Hmm...this one is difficult. I have a few guilty pleasures, yes. But the book this prompt best applies to is The Hunchback of Notre-Dame. I'm still reading it, but I think the sentiment will not change. When Hugo's good, he's good. Most notable examples being the psychology of the crowd, Quasimodo, and Frollo.
Then he climbs up on the soapbox to rave about how THEY RUINED EVERYTHING. ("Everything" being Gothic architecture.) No, I'm not exagerrating.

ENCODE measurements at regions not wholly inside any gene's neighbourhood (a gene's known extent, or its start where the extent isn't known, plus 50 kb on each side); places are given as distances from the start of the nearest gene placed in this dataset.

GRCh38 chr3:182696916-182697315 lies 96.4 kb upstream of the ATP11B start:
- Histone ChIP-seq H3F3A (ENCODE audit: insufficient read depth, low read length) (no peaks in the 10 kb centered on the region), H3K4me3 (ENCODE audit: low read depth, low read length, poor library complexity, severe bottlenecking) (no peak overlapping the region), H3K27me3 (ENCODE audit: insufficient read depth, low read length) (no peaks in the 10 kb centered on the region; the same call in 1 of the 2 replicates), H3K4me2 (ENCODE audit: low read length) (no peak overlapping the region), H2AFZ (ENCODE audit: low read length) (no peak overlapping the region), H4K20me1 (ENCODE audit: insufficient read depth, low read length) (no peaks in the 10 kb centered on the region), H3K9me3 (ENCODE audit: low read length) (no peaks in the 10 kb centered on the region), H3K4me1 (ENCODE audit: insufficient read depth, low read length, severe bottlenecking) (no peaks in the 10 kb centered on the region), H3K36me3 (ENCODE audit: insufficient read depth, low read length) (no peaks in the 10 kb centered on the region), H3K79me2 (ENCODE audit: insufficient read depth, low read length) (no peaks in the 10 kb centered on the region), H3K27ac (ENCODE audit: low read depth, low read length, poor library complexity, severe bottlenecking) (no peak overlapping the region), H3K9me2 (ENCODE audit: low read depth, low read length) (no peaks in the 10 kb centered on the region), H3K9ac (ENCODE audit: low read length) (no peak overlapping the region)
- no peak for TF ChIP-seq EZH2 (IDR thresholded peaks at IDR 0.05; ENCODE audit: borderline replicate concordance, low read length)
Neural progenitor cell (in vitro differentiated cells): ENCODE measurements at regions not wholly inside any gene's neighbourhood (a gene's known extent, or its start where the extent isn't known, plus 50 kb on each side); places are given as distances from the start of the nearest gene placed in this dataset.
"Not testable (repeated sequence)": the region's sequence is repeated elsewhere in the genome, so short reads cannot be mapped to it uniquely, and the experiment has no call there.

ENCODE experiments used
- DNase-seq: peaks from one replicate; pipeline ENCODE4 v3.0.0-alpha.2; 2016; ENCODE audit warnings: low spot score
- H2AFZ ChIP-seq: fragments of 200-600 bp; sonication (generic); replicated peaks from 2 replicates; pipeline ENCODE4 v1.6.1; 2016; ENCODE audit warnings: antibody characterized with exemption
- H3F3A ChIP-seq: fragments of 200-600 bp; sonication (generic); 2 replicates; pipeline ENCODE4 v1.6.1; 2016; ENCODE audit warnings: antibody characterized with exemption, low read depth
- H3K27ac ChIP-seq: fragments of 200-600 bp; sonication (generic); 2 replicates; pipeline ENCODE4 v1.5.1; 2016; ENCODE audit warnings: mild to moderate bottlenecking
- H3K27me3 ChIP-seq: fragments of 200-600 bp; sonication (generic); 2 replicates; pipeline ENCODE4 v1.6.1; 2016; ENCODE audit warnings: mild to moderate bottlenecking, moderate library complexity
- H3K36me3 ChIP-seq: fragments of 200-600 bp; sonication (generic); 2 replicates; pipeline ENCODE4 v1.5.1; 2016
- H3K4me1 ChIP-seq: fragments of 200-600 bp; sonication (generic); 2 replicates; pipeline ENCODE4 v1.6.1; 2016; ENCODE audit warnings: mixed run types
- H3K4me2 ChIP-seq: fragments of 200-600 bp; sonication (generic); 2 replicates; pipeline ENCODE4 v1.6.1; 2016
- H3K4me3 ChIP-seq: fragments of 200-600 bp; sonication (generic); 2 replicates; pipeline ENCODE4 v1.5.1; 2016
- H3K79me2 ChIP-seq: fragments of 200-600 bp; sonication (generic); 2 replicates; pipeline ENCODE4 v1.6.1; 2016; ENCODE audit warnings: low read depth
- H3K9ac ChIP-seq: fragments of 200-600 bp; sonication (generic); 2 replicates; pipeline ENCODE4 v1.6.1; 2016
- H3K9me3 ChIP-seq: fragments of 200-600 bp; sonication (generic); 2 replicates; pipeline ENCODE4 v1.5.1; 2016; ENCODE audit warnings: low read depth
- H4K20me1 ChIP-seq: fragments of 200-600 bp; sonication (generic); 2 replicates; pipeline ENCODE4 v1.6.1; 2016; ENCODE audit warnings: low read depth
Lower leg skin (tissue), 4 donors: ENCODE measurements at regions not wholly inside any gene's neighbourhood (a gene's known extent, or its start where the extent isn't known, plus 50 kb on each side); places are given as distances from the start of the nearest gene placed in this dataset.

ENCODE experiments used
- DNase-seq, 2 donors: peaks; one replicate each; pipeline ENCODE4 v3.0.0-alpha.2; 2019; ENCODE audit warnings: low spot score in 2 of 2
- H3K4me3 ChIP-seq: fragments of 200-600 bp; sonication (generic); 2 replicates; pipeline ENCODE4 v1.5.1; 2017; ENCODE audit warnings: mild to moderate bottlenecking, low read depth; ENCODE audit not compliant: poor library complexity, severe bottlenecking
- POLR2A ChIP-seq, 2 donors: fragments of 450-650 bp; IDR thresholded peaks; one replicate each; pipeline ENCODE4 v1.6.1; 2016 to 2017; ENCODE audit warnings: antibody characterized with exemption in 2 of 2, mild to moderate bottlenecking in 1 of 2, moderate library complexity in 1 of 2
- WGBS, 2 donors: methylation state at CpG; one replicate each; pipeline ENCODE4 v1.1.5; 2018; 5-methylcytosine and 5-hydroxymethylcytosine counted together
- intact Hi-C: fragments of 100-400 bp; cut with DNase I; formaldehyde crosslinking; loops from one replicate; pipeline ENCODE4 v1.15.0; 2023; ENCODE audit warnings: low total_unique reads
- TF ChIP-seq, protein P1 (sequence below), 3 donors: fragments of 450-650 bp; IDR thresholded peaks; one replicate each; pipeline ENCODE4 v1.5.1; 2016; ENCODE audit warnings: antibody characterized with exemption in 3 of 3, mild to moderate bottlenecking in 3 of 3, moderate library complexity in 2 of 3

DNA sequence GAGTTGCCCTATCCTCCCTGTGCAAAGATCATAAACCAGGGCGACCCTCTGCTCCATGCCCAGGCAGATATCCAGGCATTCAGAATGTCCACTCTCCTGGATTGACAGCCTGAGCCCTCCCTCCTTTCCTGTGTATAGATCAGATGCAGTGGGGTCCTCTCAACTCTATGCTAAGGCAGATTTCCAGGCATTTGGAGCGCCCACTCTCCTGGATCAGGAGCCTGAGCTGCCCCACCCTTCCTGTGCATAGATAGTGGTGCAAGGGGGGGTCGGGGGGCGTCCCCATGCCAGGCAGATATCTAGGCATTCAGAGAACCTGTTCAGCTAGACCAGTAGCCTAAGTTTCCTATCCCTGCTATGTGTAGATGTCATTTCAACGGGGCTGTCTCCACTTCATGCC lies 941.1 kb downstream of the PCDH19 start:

But another element I'm finding worse and worse with every visit is La Esmeralda. Yeah, yeah, male writers of olden times. But the thing is, I've read some of his French contemporaries and predecessors and none are quite this bad. (I'd even go as far to say they are relatively progressive.) The worst part is, there is this nagging feeling that it's not only the characters, but that Hugo is salivating too at the idea of an (miraculous) ingenue, somehow completely innocent despite her upbringing and surroundings, beautiful enough to make the loveliest young noblewomen jealous, unblemished despite harsh life, and the significance placed on her (extremely logic-defying) virginity is downright uncomfortable. She's also too stupid to live despite living among the criminals. Yeah right.